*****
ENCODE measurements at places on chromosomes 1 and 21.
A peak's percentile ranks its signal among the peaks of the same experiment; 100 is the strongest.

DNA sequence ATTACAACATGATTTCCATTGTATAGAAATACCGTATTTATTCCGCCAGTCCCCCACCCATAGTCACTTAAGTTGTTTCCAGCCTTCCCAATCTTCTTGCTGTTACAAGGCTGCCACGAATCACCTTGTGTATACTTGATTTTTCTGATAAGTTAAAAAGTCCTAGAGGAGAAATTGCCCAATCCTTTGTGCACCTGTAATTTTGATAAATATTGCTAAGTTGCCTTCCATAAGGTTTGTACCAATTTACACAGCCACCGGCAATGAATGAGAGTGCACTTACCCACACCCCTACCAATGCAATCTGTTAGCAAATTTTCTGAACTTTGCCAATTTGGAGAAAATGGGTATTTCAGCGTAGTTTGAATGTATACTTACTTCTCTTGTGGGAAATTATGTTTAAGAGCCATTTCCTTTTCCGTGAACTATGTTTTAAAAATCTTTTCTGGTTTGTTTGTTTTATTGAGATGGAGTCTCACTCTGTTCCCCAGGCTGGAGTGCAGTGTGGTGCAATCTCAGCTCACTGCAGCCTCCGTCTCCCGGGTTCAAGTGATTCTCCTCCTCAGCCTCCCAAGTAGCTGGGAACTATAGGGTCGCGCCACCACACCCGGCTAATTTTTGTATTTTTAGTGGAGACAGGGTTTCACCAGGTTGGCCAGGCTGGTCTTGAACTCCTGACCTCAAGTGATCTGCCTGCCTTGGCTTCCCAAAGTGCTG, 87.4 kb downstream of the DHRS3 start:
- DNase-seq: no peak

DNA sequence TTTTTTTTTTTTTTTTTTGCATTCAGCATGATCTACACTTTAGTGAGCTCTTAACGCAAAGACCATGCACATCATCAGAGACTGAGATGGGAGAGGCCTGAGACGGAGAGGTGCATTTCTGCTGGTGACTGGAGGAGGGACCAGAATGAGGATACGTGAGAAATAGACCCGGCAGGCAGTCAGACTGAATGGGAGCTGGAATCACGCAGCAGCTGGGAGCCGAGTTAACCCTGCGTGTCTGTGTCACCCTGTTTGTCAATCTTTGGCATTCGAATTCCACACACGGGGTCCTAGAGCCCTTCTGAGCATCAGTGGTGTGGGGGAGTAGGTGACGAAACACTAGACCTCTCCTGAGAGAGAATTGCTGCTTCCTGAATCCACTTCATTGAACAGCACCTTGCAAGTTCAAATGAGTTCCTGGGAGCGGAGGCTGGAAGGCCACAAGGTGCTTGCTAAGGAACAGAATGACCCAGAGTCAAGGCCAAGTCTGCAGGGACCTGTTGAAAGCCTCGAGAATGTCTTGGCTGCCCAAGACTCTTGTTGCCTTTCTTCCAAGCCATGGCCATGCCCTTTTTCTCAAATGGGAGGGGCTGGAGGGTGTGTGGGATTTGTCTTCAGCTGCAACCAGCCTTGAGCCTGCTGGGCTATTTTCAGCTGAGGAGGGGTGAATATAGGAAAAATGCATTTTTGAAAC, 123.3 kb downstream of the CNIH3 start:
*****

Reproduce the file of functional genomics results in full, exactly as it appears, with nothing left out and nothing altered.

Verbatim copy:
ENCODE measurements at places on chromosomes 1 and 21.
A peak's percentile ranks its signal among the peaks of the same experiment; 100 is the strongest.

DNA sequence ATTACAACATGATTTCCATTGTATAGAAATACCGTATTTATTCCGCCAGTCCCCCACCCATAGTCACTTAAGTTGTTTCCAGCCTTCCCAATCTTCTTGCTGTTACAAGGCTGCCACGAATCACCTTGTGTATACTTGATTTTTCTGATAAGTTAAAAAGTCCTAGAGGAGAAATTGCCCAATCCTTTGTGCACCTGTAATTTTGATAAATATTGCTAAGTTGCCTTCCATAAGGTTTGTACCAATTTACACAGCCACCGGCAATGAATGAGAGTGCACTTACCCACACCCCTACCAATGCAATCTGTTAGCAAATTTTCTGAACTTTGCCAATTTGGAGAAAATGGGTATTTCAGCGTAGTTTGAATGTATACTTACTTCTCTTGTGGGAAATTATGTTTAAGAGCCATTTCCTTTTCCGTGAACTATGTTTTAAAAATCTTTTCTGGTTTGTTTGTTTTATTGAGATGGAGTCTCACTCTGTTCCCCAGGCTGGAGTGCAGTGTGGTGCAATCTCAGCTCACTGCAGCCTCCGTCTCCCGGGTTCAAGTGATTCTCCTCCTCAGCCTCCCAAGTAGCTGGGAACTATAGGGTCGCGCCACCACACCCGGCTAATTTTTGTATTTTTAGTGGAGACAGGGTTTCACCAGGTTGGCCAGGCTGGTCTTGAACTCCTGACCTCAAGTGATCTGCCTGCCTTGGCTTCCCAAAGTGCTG, 87.4 kb downstream of the DHRS3 start:
- DNase-seq: no peak

DNA sequence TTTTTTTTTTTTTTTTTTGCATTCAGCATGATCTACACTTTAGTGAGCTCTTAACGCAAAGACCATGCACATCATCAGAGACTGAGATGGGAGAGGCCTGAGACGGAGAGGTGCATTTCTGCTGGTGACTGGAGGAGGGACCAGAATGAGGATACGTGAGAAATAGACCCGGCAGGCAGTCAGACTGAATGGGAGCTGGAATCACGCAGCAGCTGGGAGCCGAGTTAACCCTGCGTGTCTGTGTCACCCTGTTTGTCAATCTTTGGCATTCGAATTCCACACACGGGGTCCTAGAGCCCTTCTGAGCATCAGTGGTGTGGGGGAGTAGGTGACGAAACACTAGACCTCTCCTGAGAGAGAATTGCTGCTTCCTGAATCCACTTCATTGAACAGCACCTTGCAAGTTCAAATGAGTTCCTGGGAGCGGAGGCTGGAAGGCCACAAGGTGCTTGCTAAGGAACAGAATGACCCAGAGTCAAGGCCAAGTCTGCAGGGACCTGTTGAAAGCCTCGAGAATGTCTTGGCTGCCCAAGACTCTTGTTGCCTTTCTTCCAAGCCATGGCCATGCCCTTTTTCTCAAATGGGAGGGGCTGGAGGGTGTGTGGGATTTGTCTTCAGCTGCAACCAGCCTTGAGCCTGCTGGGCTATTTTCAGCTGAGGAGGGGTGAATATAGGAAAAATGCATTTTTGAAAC, 123.3 kb downstream of the CNIH3 start: